Papyrus and scribes had their own tradition. The small circle of scribes to which Pen-ta-wer-it belonged seems to have had an interest in deeds of kings - and was a circle in which literary texts circulated.  The papyrus itself seems to have been placed in a tomb - Pen-ta-wer-it’s or his superior’s, perhaps as a gift - as part of the grave goods, copies being put into a library or other repository such as the House of Life.  Dr. Spalinger noted that we don’t normally think of individuals keeping books and being buried with them (save purely religious books such as the Book of the Dead), but clearly this circle of scribes circulated these papyri, and they were valued enough to be placed among the owner‘s possessions in his tomb.

Papyrus Sallier III was probably acquired in the early 19th century AD about the time of Napoleon’s invasion of Egypt.  A man named Anastasi came to Egypt to sell food and provisions to the French army.  He became a friend of the Egyptian ruler, Mohammed Ali, and found that he could make money in other ways once the army was no longer a source of income; i.e., he could sell objects from Egypt to Europeans.  He sent agents to Memphis/Saqqara and Upper Egypt to collect objects to sell. They found large numbers of papyri, which he collected in Alexandria. One batch was sold to a Frenchman named Sallier between 1820 and 1823, which were known to have come from tombs at Saqqara, and were taken to France.  Jean Francois Champollion saw and translated them in about 1828. The British Museum bought the Anastasi collection for a large sum, and when Sallier died, his family sold his collections to the museum as well. In 1842 the British Museum published all of the Sallier and Anastasi papyri as a group.

Papyri are often “monuments” in book form. In the New Kingdom a standard “book” had 20 sheets of papyrus sold as a unit. The text was written from right to left. The scribe held his reed pen vertically while writing and the letters themselves were formed from left to right to avoid smudging the ink. Papyrus is usually tan in color.  Literary papyri were only written on the inside of the roll. Dr. Spalinger noted that we now know that it was much more arduous to write in hieratic than was previously thought.  It took weeks of work to copy a document such as the Battle of Kadesh.

Pen-ta-wer-it’s hieratic writing on P. Sallier III is totally clear and distinct. He used only black ink. As a rule 10-11 lines of text were inscribed on each page.  Dr. Spalinger has found, after looking at other papyri inscribed by Pen-ta-wer-it, that his script is very identifiable. He also noted that Pen-ta-wer-it did something rather strange. The sheets of papyrus in P. Sallier III average about 26 centimeters wide. Normally, papyrus makers sold books with a standard page size of 15 to 20 centimeters. Thus it is clear that Pen-ta-wer-it did not acquire the papyrus for his book of the Battle of Kadesh from a maker of ready-made papyrus rolls!   Dr. Spalinger suggested that he probably pieced together irregular sheets from his office!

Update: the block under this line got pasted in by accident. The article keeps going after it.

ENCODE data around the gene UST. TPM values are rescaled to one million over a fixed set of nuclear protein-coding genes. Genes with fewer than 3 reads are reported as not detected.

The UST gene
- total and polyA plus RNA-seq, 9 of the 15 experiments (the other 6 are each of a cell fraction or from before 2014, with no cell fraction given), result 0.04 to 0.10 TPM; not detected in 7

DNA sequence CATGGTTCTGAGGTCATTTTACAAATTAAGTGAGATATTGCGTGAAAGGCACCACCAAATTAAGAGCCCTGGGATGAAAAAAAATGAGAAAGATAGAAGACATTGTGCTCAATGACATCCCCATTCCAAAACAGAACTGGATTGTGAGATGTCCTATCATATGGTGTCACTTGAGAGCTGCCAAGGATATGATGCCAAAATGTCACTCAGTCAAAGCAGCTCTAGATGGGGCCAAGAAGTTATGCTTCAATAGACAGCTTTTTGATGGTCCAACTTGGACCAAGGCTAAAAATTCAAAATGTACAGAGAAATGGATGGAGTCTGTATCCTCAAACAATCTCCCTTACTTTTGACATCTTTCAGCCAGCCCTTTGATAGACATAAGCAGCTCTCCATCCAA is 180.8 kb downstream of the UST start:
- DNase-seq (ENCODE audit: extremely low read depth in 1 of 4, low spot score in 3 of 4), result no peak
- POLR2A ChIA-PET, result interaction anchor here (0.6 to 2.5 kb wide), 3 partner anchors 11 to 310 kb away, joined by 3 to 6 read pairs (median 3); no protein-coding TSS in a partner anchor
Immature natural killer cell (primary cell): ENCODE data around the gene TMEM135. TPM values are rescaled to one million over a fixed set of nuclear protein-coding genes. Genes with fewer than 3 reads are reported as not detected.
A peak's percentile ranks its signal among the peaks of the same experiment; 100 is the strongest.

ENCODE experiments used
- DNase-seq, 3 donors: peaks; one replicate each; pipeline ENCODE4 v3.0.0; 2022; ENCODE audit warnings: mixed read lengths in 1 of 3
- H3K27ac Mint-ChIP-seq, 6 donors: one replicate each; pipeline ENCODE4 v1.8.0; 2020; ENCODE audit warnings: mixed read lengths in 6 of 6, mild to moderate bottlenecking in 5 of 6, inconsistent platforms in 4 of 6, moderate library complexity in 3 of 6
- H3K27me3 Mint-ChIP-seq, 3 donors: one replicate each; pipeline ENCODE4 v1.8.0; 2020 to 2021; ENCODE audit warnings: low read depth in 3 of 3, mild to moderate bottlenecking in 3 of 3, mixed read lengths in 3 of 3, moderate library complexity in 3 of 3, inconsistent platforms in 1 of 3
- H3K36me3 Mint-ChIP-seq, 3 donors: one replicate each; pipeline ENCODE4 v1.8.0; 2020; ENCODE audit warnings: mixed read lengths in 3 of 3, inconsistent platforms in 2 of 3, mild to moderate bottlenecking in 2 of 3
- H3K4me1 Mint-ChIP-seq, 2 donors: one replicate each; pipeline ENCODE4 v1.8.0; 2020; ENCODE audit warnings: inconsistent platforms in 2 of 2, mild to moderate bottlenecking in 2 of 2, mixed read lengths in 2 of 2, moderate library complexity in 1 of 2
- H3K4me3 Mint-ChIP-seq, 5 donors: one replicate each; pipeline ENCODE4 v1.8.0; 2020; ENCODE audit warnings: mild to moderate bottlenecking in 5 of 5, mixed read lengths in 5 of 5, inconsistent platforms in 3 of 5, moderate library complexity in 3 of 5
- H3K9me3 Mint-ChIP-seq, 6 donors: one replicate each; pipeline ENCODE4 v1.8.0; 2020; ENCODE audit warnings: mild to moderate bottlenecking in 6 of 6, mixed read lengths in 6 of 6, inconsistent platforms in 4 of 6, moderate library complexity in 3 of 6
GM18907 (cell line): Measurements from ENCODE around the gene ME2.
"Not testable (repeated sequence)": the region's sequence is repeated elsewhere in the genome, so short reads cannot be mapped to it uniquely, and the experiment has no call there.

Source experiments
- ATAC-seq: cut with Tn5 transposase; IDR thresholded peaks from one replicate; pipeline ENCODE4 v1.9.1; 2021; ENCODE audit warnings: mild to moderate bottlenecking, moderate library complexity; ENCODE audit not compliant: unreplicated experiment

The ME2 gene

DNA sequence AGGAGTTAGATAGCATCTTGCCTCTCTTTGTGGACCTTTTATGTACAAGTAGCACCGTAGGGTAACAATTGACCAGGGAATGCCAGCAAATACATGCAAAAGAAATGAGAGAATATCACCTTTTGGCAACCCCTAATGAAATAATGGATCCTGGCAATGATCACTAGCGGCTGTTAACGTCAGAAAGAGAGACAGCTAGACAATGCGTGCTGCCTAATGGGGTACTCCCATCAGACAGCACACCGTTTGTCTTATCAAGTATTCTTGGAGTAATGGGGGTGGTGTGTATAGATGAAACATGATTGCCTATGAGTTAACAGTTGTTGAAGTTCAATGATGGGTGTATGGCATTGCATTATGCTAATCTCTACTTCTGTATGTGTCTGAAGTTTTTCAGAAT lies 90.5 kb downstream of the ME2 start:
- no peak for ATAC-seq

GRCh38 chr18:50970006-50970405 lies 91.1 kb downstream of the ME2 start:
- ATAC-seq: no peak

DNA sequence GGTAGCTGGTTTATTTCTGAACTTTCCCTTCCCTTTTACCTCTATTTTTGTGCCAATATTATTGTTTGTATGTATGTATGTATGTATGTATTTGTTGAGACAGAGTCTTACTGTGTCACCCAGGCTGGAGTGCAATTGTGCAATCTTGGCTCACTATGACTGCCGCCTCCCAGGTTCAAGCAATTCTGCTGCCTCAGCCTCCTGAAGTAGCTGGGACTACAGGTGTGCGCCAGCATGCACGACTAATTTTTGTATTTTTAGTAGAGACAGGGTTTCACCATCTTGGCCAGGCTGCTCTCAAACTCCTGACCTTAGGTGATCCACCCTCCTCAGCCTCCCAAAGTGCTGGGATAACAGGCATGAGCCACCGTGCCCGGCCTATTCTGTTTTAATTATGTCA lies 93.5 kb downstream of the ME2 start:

Other texts copied by Pen-ta-wer-it include a text of Seqenenre-Tao, dealing with the military action against the Hyksos (known as The Quarrel of Apophis and Seqenenre) and a copy of the Teachings of Amenemhat I, which tells of the rebels who assassinated the pharaoh. Knowing that these texts were among the collection of Pen-ta-wer-it helps us understand this group of men who had a special interest in military texts.

Dr. Spalinger noted that all the pictorial forms and representations of the Battle of Kadesh scenes are of the same type and follow a formula. We can easily determine who fought against who, where they fought, etc., but we receive no idea of the mental outlook of the Egyptians who lived at the time of the event. We can analyze the motives of the literary artist. Archives within the bureaucracy  preserved these literary records. Individuals seem very attached to their copies of these literary papyri.

He closed his lecture by saying that new strands of scholarship which are literature as history have emer-ged within the past decade. Such documents as Papy-rus Sallier III persisted throughout Egyptian history and military literature circulated in the land, but many are lost so only on the Battle of Kadesh can a scholar such as Dr. Spalinger truly focus. Transmission of the battle over time has come to us through the papyrus of Pen-ta-wer-it.

Dr. Spalinger urged all his listeners to stop by the papyrus collection in the British Museum and see P. Sallier III when next in London.

  • Nancy Corbin